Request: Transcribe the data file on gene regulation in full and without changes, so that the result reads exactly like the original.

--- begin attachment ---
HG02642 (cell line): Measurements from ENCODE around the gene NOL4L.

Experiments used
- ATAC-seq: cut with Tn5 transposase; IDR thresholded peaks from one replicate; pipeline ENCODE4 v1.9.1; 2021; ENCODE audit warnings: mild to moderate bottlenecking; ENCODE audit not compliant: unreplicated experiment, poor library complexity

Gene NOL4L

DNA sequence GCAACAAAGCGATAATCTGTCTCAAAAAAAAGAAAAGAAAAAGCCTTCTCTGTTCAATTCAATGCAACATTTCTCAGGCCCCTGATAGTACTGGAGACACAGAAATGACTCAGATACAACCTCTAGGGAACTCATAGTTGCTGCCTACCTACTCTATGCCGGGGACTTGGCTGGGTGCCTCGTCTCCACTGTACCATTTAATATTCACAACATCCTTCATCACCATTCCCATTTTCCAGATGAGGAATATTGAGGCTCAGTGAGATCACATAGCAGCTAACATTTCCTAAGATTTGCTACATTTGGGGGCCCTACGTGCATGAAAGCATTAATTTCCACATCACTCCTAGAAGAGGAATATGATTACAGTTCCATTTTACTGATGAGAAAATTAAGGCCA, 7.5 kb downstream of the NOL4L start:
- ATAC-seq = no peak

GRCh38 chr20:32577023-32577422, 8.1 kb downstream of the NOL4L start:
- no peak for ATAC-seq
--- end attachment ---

HG02642 (cell line): Measurements from ENCODE around the gene NOL4L.

Experiments used
- ATAC-seq: cut with Tn5 transposase; IDR thresholded peaks from one replicate; pipeline ENCODE4 v1.9.1; 2021; ENCODE audit warnings: mild to moderate bottlenecking; ENCODE audit not compliant: unreplicated experiment, poor library complexity

Gene NOL4L

DNA sequence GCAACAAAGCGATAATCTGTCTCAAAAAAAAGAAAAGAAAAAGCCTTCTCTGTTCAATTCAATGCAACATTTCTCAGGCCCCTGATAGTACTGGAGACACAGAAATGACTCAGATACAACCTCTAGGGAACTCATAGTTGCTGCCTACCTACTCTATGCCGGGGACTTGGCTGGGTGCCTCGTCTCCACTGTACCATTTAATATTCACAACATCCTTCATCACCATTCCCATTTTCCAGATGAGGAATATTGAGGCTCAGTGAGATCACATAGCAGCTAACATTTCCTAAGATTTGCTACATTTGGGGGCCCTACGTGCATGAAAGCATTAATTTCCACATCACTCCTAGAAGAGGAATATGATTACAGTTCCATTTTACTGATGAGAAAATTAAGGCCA, 7.5 kb downstream of the NOL4L start:
- ATAC-seq = no peak

GRCh38 chr20:32577023-32577422, 8.1 kb downstream of the NOL4L start:
- no peak for ATAC-seq